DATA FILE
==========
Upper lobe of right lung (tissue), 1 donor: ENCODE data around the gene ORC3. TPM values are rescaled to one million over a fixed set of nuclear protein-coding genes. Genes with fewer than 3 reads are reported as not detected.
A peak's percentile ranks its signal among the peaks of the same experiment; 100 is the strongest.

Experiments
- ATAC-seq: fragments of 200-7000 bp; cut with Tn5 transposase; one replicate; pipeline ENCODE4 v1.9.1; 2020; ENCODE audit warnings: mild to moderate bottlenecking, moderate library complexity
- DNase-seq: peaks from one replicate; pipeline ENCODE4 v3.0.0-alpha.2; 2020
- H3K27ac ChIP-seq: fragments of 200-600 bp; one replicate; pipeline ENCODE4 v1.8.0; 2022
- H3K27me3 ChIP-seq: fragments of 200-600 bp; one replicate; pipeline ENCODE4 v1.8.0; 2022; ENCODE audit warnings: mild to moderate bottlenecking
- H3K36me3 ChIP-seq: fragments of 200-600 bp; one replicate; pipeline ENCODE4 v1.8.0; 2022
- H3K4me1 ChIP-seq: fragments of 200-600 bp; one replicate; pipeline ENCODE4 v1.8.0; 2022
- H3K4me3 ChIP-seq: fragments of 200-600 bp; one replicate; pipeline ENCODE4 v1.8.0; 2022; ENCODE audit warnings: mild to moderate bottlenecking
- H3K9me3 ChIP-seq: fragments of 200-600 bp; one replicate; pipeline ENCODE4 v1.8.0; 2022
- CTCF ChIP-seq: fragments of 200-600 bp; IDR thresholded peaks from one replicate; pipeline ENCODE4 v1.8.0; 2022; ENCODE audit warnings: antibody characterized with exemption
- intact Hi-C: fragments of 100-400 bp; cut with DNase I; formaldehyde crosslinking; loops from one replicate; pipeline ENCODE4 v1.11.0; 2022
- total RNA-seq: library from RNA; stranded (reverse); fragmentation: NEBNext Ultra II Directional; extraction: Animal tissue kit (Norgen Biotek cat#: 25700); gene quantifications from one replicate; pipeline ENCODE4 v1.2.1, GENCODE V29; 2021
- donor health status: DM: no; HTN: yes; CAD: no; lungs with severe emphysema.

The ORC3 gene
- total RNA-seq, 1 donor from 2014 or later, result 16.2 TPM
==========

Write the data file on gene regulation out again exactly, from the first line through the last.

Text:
Upper lobe of right lung (tissue), 1 donor: ENCODE data around the gene ORC3. TPM values are rescaled to one million over a fixed set of nuclear protein-coding genes. Genes with fewer than 3 reads are reported as not detected.
A peak's percentile ranks its signal among the peaks of the same experiment; 100 is the strongest.

Experiments
- ATAC-seq: fragments of 200-7000 bp; cut with Tn5 transposase; one replicate; pipeline ENCODE4 v1.9.1; 2020; ENCODE audit warnings: mild to moderate bottlenecking, moderate library complexity
- DNase-seq: peaks from one replicate; pipeline ENCODE4 v3.0.0-alpha.2; 2020
- H3K27ac ChIP-seq: fragments of 200-600 bp; one replicate; pipeline ENCODE4 v1.8.0; 2022
- H3K27me3 ChIP-seq: fragments of 200-600 bp; one replicate; pipeline ENCODE4 v1.8.0; 2022; ENCODE audit warnings: mild to moderate bottlenecking
- H3K36me3 ChIP-seq: fragments of 200-600 bp; one replicate; pipeline ENCODE4 v1.8.0; 2022
- H3K4me1 ChIP-seq: fragments of 200-600 bp; one replicate; pipeline ENCODE4 v1.8.0; 2022
- H3K4me3 ChIP-seq: fragments of 200-600 bp; one replicate; pipeline ENCODE4 v1.8.0; 2022; ENCODE audit warnings: mild to moderate bottlenecking
- H3K9me3 ChIP-seq: fragments of 200-600 bp; one replicate; pipeline ENCODE4 v1.8.0; 2022
- CTCF ChIP-seq: fragments of 200-600 bp; IDR thresholded peaks from one replicate; pipeline ENCODE4 v1.8.0; 2022; ENCODE audit warnings: antibody characterized with exemption
- intact Hi-C: fragments of 100-400 bp; cut with DNase I; formaldehyde crosslinking; loops from one replicate; pipeline ENCODE4 v1.11.0; 2022
- total RNA-seq: library from RNA; stranded (reverse); fragmentation: NEBNext Ultra II Directional; extraction: Animal tissue kit (Norgen Biotek cat#: 25700); gene quantifications from one replicate; pipeline ENCODE4 v1.2.1, GENCODE V29; 2021
- donor health status: DM: no; HTN: yes; CAD: no; lungs with severe emphysema.

The ORC3 gene
- total RNA-seq, 1 donor from 2014 or later, result 16.2 TPM